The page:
Because I gave seed potatoes away and was too lazy to keep an accurate accounting other than total weight, I called a friend today, Mary of Blooming Hill Farms in western Wisconsin and asked her for details on production. She too ordered a 20 lb sampler from www.seedsavers.org but she kept track of how each of the 2.5 lbs of seed potatoes performed.
2.5 lbs of Kerr produced 45 lbs
2.5 lbs of LaRatte Crescent produced 115 lbs
2.5 lbs of Purple Viking produced 18 lbs
2.5 lbs of Yukon Gold produced 18 lbs
2.5 lbs of Red Gold produced 40 lbs
2.5 lbs of All Red produced 105 lbs
2.5 lbs of All Blue produced 52 lbs
2.5 lbs of Austrian Crescent produced 74 lbs
for a total of 461 lbs produced from 20 lbs of seed potatoes. (*Mary said this was an ‘average’ yield and the rows nearest the water hose leak were much higher yield implying that water may have been a yield limiter). So this is about 23 times the starting weight.
What is the point of this post? Many reading here agree that the coming decades are going to result in lower energy availability per capita. Though there is plenty of energy, how much is affordable, procurable per unit time, in a form that our culture has become dependent on, is an open question. Our current integration of oil, transportation, and food systems, is highly mechanized and efficient, but not without risk. Given the many possible post-peak trajectories, my caloric shortfall risk is not only reduced somewhat by having local access to food, but the % of food I eat that is non-processed has improved as well. So, by devoting these 60 hours to this one root crop, I’ve done a tiny amount of meeting energy descent part-way by netting some few hundred thousand calories from potatoes – about 1.5% of the average Americans annual energy footprint. Most attempts to make us less dependent on liquid fuels will use more of other energy and non-energy resources. We have enough of land and labor to dramatically increase our nutritional caloric consumption, if that route it chosen.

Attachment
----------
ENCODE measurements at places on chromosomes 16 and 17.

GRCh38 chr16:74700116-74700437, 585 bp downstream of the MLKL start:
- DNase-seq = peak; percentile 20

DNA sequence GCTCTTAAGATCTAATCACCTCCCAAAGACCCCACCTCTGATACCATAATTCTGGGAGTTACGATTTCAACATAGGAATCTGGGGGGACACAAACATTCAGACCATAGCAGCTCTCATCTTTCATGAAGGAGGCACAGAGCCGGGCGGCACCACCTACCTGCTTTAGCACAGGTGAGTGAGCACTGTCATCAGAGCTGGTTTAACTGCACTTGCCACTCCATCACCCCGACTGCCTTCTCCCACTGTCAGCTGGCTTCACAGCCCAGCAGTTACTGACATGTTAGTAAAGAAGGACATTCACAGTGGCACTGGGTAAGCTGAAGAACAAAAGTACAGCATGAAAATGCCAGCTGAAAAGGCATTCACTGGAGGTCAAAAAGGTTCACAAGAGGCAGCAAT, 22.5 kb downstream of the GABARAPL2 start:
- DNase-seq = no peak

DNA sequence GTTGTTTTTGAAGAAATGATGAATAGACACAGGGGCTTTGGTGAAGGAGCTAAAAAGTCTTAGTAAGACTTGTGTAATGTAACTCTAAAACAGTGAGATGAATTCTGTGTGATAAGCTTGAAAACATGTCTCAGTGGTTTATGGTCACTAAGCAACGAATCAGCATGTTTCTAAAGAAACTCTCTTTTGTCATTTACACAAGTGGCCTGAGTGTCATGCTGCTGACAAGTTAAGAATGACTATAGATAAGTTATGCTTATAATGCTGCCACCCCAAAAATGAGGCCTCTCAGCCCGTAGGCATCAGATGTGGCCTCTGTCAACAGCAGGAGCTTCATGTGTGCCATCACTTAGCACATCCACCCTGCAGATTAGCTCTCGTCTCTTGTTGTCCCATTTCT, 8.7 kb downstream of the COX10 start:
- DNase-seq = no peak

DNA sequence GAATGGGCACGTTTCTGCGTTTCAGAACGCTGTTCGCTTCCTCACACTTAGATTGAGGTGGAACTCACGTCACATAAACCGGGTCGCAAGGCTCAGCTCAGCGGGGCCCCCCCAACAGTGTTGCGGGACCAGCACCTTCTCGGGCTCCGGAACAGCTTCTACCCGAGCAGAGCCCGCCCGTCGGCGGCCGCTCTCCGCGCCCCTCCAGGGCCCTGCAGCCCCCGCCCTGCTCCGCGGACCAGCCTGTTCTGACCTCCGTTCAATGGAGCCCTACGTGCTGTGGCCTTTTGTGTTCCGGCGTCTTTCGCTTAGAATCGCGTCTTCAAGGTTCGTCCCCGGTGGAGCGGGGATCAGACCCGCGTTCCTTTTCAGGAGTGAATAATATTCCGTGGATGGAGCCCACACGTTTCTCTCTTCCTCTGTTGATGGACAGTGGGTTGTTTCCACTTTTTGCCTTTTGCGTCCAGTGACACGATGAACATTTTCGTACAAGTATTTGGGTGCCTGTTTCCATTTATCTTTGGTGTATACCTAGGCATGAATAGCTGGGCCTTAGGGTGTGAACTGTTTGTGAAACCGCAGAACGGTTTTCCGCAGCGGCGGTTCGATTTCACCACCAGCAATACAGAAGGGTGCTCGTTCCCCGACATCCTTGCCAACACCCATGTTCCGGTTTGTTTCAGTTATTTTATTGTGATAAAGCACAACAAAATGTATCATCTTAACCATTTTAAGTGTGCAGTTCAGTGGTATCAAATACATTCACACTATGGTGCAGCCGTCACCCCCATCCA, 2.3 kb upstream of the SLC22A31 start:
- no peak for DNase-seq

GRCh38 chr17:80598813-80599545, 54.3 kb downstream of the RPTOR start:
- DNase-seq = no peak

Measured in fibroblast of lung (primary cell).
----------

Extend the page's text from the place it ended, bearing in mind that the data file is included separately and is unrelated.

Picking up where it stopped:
However, although I’d like to say the main reason I grow food is to increase my risk adjusted return in the future, the true reason is I do it because I like to. It gives me satisfaction to watch the progression of seeds to seedlings to plants to harvestable produce, primarily because these things happen on a timeline that is parallel to what my brain can manage without getting overtaxed or overstimulated. So many of our time options in todays culture accelerate our neural habituations. To choose some activities that may not make as much money or fun or social notoriety not only makes sense but in my opinion is imperative lest we become a society of schizophrenics. (schizophrenia results from too much dopamine.
Jevon’s paradox suggests that more overall use will accompany improvements in technology on the supply side. I suspect this is manifesting on the energy demand side of our resource equation as well. The more efficient and enjoyable our techno-gadgetry becomes, the more of our days are taken up using it: checking email, using Blackberry, or Iphone, or Twitter, or Facebook, or reading news online, etc. I enjoy much of this, but can see how there are few natural speed bumps with respoect to how technology and information crowd out slower, more human, activities. I had to draw the line somewhere. I chose to substitute potatoes for Twitter, and now I have 15 bushels of tasty spuds to show for it. Now I need to find a substitute for Facebook. The goal is to live the Good Life, riding the wave of unexpected reward, meaning, and balance.
Comments, suggestions, and other ideas welcomed.